Why can't science stop hurricanes?

Future Tense for Mar. 17, 2007

By Steve Welker

Hurricane Humberto surprised everyone.

Last Wednesday, Sept. 12, Humberto was a tropical storm whipping up waves with 35-mile-per-hour winds in the Gulf of Mexico.

By midnight, Sept. 13, after only 14 hours, Humberto was a Category 1 hurricane. It slammed into Beaumont and Port Arthur in Texas with 85-mile-per-hour winds.

Meteorologists said hurricanes have grown so quickly only four times since 1851 and never before so close to landfall.

Scientists say it's also unusual for a hurricane to start in the Gulf of Mexico. Most form off the coast of Africa and travel for days across the Atlantic, building up energy and power.

In most cases, unlike Humberto, we know these monster storms are coming.

Why can’t science stop hurricanes?

It’s a problem in thermodynamics.

Hurricanes like to form over seawater at about 80 degrees. If you can lower the water temperature by, say, 5 degrees, a hurricane won’t spin up.

Now, I don’t have a degree — no pun intended — in thermodynamics, but I do know how to chill beer for a tailgate party. Simply mix two 10-pound bags of ice with a case of 12-ounce beer cans in a cooler for 45 minutes.

The beer’s temperature drops from about 70 degrees to 40. A thermodynamicist could work this out precisely in calories or BTUs, but my back-of-the-napkin math says 3.3 pounds of ice would drop the beer’s temperature by 5 degrees.

Now imagine an ocean of beer (yes!) 100 miles in diameter and 6 feet deep. That’s 1.3 trillion cubic feet of liquid weighing about 84 trillion pounds — roughly 4.2 trillion cases of beer. To reduce its temperature from 80 to 75 degrees, mix in 122 million tons of ice. That’s literally a mountain of ice cubes; in fact, a cube of ice 1.1 miles on a side. But remember, the ice must be mixed with the beer — er, seawater. How do you quickly spread those cubes over nearly 8,000 square miles — more than 14 counties of Surry’s size — to stop a hurricane?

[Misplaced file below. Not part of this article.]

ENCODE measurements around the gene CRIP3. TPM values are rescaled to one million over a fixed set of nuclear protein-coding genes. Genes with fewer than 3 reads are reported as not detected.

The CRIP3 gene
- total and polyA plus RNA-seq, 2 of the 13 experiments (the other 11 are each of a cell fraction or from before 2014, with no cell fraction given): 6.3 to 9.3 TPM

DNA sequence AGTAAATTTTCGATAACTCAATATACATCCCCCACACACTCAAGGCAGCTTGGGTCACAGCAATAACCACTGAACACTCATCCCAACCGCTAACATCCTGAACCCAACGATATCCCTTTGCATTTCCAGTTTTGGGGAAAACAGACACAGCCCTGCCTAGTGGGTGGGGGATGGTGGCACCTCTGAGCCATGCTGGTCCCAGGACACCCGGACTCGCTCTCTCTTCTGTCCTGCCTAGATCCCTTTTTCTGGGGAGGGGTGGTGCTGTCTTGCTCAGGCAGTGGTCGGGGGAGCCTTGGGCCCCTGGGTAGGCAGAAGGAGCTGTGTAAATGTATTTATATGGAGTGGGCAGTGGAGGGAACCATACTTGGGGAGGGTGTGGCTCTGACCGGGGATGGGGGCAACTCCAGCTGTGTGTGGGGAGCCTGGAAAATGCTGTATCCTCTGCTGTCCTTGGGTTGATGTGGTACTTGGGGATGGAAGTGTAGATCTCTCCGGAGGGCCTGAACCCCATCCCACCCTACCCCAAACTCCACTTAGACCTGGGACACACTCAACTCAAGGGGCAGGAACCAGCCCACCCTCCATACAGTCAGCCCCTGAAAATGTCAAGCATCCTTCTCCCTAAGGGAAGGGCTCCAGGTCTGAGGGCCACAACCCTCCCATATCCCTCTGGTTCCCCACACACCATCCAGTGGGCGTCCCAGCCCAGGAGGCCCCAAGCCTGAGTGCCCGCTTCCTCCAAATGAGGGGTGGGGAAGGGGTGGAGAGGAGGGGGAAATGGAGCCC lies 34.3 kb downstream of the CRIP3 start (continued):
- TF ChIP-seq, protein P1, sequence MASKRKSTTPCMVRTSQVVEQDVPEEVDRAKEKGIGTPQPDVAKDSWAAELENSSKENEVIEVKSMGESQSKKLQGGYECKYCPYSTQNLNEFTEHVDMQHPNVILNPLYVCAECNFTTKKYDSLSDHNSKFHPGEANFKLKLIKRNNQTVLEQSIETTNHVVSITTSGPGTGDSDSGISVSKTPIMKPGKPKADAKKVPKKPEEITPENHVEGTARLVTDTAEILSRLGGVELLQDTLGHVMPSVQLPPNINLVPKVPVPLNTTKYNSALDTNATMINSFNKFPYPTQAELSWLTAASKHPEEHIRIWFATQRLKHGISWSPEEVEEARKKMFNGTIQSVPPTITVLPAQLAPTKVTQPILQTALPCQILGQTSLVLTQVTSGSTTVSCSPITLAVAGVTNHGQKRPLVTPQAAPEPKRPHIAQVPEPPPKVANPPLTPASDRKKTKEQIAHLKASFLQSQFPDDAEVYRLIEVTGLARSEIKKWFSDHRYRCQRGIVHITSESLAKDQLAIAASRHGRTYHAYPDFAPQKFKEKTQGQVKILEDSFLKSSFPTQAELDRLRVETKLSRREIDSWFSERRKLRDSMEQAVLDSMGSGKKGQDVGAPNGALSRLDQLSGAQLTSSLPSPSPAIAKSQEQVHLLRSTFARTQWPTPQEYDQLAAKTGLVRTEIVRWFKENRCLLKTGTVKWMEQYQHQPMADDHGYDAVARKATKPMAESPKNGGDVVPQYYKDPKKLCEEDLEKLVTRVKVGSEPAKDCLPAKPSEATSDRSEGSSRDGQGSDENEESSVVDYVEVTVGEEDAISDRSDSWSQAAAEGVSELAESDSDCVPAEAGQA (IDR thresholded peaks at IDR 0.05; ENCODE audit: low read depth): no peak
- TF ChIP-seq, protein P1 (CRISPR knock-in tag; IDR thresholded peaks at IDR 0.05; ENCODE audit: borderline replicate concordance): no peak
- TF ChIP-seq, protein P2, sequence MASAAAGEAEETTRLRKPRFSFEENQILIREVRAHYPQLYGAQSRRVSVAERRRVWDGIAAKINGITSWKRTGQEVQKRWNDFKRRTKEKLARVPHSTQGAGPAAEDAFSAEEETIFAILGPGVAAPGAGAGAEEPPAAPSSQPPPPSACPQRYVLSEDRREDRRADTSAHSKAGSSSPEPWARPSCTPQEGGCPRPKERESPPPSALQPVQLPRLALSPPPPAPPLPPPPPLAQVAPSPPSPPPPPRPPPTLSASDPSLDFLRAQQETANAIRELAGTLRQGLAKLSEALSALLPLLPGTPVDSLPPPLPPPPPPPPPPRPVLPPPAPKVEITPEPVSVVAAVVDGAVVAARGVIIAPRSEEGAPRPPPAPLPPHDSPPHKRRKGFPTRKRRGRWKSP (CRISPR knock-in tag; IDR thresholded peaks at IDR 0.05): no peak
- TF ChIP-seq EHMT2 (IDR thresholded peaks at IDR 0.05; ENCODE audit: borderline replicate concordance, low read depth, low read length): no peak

The science of thermodynamics says it’s possible, but, as a practical matter, the technology just doesn’t exist.

That hasn’t stopped people from trying.

Chris Landsea of the National Oceanic and Atmospheric Administration’s Hurricane Research Division says at least a half-dozen methods have been considered:

• Seeding them with silver iodide.

• Placing a substance on the ocean surface or in the atmosphere ahead of the storm.

• Nuking them.

• Adding water-absorbing substances.

• Cooling surface waters with icebergs or deep ocean water.

In certain conditions, “seeding” clouds with silver iodide crystals produces rain. NOAA tried using this technique to cool a hurricane’s outlying rainbands and deny energy to the approaching eyewall. “Neat idea,” Landsea said, “but it, in the end, had a fatal flaw.” There simply wasn’t enough energy in the rainbands to make a difference; the storm still pulled its main energy from the sea.